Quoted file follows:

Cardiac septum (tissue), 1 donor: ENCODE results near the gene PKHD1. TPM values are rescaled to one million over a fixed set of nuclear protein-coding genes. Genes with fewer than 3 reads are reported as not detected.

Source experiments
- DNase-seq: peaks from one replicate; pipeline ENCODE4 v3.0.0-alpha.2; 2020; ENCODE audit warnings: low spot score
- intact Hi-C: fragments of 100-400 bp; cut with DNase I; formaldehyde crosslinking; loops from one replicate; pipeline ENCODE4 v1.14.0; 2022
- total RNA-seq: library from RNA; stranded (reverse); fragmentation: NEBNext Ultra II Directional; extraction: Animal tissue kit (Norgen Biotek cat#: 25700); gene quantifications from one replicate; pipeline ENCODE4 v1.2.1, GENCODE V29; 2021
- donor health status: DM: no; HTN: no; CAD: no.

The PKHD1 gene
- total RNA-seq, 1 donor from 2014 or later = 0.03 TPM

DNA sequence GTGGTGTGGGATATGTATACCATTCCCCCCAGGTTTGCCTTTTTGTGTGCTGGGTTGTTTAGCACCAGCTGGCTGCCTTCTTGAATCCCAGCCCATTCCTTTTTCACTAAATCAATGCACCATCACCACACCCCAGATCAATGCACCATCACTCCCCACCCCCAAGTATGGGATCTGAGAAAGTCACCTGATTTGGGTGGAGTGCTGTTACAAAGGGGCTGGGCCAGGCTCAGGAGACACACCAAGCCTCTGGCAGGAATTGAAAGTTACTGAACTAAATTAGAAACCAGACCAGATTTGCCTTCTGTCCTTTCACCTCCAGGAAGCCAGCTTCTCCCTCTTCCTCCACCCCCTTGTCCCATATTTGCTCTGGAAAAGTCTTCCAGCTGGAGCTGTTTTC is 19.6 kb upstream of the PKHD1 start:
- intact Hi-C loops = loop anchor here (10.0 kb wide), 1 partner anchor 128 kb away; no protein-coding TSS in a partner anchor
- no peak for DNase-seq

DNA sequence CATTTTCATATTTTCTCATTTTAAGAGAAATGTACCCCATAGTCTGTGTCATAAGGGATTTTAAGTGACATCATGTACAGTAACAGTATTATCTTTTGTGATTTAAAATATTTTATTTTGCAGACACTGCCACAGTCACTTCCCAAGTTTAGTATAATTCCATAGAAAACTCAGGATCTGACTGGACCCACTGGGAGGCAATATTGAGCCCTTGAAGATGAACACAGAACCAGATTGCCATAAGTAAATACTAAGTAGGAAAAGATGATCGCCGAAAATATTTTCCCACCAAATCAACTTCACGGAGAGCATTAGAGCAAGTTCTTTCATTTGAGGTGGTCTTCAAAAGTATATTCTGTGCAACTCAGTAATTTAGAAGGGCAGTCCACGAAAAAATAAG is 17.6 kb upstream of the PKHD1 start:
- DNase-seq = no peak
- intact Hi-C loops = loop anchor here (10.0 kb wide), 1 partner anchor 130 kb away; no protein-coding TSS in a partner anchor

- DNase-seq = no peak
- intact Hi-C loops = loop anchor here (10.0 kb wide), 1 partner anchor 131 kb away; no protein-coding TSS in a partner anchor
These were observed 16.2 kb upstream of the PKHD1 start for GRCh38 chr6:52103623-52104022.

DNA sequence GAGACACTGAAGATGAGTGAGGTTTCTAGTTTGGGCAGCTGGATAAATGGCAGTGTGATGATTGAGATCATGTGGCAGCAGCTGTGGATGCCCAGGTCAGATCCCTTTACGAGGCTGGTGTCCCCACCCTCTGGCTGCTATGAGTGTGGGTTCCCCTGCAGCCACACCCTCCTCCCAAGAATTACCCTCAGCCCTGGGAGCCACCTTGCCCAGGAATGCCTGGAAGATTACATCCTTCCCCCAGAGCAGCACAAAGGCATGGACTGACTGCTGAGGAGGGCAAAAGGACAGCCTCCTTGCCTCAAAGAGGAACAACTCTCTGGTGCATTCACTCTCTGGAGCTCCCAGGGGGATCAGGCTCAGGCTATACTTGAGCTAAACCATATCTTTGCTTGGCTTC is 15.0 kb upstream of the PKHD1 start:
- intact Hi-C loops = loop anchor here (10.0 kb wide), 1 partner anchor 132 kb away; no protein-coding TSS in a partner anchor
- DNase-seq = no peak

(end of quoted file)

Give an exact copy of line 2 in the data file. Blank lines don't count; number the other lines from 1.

Source experiments